That conflict illustrates a common problem throughout the healthcare industry. Physicians often do not have the data they need to best use their referral network, according to a new survey from Kyruus.
They tend to refer their patients to a small network of favorites who they know and trust. While this may boost patient retention, doctors typically don't have the most recent data on if those physicians changed hospitals or may be out of network. This may leave patients with surprise bills. It could also put them in a tough spot if providers don't recommend more than one doctor.
Nearly three-quarters of the 200 primary-care physicians and specialists surveyed said that for a given specialty, they or their office staff usually refer patients to the same provider. This implies that there could be missed opportunities to connect the patient with a similar physician who can see them sooner.
Also, 62% of doctors said either they or their staff referred the patients to a specific provider, while only 28% recommended several providers.
This behavior stems from a lack of awareness of in-network options and the clinical expertise of current colleagues, according to the survey.
"We create these micro-networks who are safe and reliable, yet that can be a real disservice to our patients if we don't factor in if the provider has the optimal insurance coverage, if they are in an optimal location and if they have the optimal language capabilities that our patients need," Jospe said.
Many health systems have acquired physicians to expand their referral network and care for more patients. But that strategy has been a risky one, as some systems have grown too fast and lost control of their networks.
"They buy up a bunch of practices and then find out that 60% of their specialty referrals are going to a competing hospital—then they are cooked," said Jimmy Burnett, a managing director at Navigant Consulting. "There is a big opportunity for healthcare systems to improve their bottom line on physicians by really understanding their network, who is loyal to them and where the leakage is."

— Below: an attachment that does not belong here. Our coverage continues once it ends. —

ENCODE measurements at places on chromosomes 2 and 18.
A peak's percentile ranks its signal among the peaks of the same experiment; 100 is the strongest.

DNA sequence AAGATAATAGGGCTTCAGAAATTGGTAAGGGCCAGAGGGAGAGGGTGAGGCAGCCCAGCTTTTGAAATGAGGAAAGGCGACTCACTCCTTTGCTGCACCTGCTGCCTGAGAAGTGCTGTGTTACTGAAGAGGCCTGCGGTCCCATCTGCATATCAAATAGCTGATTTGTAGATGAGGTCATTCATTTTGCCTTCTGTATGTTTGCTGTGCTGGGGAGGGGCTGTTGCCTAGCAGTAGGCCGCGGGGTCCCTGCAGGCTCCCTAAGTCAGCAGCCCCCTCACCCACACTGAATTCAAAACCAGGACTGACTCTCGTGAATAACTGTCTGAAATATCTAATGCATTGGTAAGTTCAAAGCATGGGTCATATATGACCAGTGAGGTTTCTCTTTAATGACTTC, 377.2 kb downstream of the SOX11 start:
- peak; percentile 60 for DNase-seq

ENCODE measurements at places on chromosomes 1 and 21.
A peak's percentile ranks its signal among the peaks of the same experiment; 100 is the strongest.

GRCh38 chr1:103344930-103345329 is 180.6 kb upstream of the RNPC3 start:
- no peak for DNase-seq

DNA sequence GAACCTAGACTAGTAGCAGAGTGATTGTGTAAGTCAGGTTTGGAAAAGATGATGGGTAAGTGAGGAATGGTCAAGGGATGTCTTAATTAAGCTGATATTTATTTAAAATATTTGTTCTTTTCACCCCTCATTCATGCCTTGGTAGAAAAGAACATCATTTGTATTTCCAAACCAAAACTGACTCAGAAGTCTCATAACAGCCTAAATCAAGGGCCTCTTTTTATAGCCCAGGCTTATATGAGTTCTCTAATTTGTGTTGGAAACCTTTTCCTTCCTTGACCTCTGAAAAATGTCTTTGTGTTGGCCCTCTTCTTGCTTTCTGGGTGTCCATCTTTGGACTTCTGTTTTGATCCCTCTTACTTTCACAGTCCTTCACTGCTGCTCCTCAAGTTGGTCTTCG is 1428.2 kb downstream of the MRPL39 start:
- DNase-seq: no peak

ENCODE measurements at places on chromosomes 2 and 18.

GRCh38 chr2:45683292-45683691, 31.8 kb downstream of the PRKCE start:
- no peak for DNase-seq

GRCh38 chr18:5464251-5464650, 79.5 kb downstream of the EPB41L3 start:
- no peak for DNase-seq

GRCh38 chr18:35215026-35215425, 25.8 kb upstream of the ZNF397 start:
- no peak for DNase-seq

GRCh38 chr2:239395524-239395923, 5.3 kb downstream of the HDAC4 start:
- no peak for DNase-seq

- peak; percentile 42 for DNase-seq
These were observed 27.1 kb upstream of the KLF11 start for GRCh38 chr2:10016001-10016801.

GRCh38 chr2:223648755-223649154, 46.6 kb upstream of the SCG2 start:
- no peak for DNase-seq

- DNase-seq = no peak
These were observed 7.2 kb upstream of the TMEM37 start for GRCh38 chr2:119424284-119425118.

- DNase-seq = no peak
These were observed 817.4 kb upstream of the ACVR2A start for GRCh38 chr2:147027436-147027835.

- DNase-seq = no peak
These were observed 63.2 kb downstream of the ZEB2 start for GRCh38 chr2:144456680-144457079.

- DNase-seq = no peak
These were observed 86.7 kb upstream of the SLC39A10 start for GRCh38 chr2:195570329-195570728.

Only 60% of primary-care physicians and specialists surveyed have access to a provider directory curated by their health system.
A wider network can also be an asset, if used properly, as providers can better match patients with physicians, Jospe said.
While 77% of providers surveyed recognize the importance of keeping patients in-network for care coordination, 79% say they refer patients out of network. One-third of out-of-network referrals would be avoidable if they had access to more information about providers in their networks, the survey noted.
"One of the core issues is the provider directory—just knowing what doctors are in a market, what type of provider they are, where they are located, what insurance they accept," said Marc Lachs, vice president at Optum. "That is something we see individual practices and large health systems really struggle with."
Only 58% of providers feel they are practicing at the top of their license all or most of the time, suggesting that physician satisfaction could improve with better patient-provider matching during the referral process.
Physician satisfaction is an increasingly important metric as burnout rates increase and health systems struggle to retain and recruit clinicians. If doctors don't have access to the information they need, it will add to their stress.
Patient experience is also a critical part of the healthcare system. If they are unhappy after receiving a surprise bill or have to wait weeks or months for an appointment, patient safety and outcomes could be jeopardized.
"It's important to ensure that there is a closed loop for these transitions and understand the patient-safety ramifications of not doing this well," Jospe said.
When making a referral, 64% of surveyed providers think it is extremely or very important to schedule an appointment before the patient leaves the office.
However, providers estimate that only 4 in 10 patients leave their office with an appointment scheduled for their referral—a gap in the process that can lead to patients ending up with providers outside of the system or not following up at all.
Democratizing the data, making it digestible and getting it in the right hands would help, Jospe said. There needs to be greater democratization of the workflow—the onus shouldn't fall on one person who doesn't have the capacity or nuanced understanding, she said.
Consolidation can contribute to this data void. Systems have struggled to aggregate pertinent data related to health records, billing and care quality, let alone making it actionable.
Financial incentives can also influence referral patterns. Employed physicians are more likely to recommend unnecessary treatments if they are used as a vehicle to pay what are effectively kickbacks for referrals, according to a 2014 study published in Health Affairs.
To change the dynamic, providers need to share insurance, quality, location and specialization data of the peers in their network, according to the Kyruus survey.
"There needs to be some means of enabling a culture shift," Jospe said.
Health systems also need to streamline the ability to schedule appointments before patients leave the office, possibly by including referrals and scheduling in one platform, experts said.
"There is a lot at stake," Burnett said.